Again, we’re not licensed counselors here. But those numbers don’t surprise me because we talk money issues with our clients all the time. We have had quite a few clients wait until it’s almost too late before they come to us for help. Heels have been dug in and each spouse believes they are right, and the other is wrong.

I’ve found that when couples don’t talk openly about their finances, the spouse that is less informed about money may feel defensive about spending money. Or the financially insecure spouse may spend recklessly because they have never been informed about their family’s financial situation. Meanwhile, the other party is responsible for managing cash flow and for ensuring there are enough assets to meet their needs. The stress of that responsibility can be daunting itself.

More importantly, once there is friction on the money front (or communication front), it usually ends up impacting other areas of the relationship. But if you can clarify how money impacts you personally and then talk about it openly with your partner (and vice versa), then you can get aligned with each other about how you approach money. Instead of money being a wedge in your relationship, you start to learn how to talk about money rationally with each other and come to understand your partner’s deep-seated issues with money. That gives you a foundation to build on.

Once couples understand that their spouse’s relationship with money often has roots in the money messages they received growing up, it can break down many barriers to having helpful and civil conversations about spending, saving, investing, charity and more. It’s not about passing judgement. It’s simply helping people recognize who they are, financially speaking. And it’s up to you to decide if this is how you want to continue your relationship with money.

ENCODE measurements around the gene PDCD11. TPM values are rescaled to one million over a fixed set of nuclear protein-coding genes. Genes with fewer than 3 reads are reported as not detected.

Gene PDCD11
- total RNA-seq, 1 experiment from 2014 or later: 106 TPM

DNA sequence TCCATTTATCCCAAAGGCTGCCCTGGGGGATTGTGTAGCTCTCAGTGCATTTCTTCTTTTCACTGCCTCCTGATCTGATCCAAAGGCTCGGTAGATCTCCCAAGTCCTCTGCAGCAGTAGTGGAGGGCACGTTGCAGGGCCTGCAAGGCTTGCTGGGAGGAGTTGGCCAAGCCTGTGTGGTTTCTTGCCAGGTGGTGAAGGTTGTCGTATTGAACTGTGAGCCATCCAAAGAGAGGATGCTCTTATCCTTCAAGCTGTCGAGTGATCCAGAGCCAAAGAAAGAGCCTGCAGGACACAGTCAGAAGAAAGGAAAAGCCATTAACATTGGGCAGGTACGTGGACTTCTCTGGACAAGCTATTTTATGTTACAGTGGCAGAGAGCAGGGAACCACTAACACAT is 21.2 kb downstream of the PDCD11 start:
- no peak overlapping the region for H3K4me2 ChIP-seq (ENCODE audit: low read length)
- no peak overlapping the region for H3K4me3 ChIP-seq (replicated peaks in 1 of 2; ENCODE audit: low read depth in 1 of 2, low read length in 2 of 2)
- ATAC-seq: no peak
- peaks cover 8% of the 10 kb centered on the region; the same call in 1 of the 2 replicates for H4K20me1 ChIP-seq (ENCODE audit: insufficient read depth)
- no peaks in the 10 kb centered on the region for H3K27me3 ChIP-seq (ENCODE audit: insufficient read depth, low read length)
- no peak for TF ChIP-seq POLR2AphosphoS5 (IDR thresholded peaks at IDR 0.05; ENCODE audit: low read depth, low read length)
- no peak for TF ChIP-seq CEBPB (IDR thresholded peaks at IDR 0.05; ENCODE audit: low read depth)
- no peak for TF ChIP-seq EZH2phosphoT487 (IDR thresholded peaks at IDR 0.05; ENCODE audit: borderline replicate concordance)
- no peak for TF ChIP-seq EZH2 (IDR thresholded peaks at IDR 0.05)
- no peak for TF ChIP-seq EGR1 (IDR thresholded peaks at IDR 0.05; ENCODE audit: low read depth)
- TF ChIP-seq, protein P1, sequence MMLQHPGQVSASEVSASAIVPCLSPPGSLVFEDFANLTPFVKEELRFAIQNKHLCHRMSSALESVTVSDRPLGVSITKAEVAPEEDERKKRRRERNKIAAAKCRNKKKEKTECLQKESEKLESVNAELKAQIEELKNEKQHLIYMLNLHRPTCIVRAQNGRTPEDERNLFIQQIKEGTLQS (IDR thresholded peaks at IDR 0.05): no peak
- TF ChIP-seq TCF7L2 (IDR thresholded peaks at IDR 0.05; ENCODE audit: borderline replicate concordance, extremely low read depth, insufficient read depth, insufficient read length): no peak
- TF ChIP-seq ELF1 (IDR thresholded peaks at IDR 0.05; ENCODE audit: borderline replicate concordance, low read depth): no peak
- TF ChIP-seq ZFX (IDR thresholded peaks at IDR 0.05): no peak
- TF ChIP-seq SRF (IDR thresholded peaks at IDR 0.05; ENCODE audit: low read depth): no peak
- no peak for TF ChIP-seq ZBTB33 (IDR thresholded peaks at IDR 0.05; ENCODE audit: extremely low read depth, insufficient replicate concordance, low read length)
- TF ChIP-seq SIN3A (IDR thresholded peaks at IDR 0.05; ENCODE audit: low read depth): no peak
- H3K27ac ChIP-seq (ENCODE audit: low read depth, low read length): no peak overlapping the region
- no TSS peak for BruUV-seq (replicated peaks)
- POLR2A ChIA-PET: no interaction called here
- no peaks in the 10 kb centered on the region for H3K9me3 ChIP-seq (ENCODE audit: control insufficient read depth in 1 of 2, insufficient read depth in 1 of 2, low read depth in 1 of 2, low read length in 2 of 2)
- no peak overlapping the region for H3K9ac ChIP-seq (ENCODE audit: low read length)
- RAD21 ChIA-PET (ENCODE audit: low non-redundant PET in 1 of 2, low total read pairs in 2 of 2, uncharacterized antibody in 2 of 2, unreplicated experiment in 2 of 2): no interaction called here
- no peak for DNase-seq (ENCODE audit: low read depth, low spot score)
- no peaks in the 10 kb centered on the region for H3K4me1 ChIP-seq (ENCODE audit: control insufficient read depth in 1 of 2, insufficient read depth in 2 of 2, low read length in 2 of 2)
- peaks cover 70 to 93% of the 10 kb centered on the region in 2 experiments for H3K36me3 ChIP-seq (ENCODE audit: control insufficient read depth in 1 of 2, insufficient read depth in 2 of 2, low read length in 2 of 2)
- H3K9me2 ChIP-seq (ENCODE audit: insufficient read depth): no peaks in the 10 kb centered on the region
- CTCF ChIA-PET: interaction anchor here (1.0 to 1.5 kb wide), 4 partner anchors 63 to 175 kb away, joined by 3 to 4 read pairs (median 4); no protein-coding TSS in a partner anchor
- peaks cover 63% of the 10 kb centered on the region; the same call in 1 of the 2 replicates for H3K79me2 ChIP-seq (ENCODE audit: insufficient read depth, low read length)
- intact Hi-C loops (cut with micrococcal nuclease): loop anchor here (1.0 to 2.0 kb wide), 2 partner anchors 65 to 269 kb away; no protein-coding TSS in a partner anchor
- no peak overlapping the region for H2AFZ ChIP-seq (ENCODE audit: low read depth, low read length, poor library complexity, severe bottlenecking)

For more about this topic, see my post: “My Relationship with Money

Real world example

A successful couple came to us a few years ago. By most accounts they had a very good relationship with each other—until the subject of money came up.

Despite their high household income, the wife had such high anxiety about money that the husband did not want to talk to her about it. Both worked extremely hard. The husband wanted to enjoy the fruits of his labor and he spent freely on toys, trips, concert tickets, high end restaurants and the like. But no matter how large the paychecks they were bringing in, the wife constantly worried about having enough money to make ends meet (today and in the future).

Here fears were not unfounded. We later learned the husband sometimes borrowed large sums from his 401(k) to pay for his spending—without his wife’s knowledge. He wasn’t trying to be deceitful per se, he just knew that any discussion about money with his wife would turn explosive. So, he simply avoided it.

Finally, they came to us for assistance. We put them on a reasonable spending plan that alerted them when they were going over their limit. The initial conversation about money revealed significant differences in their upbringing and relationship with money. The plan gave them each badly needed transparency about their household spending and allowed them to have civil conversations about money. These conversations in the beginning would take place in our office. Once we helped them have open conversations, they became closer as life partners. As a result, they became closer as life partners, they were able to hone in on their finances (together) and now they’re really enjoying retirement with a peace of mind they never imagined possible.

Conclusion

If you or someone close to you is concerned that money issues might be straining your relationship, please contact us any time. We’re happy to help.

ROBERT B. DUNN, CFP® is the President and Managing Partner of Novi Wealth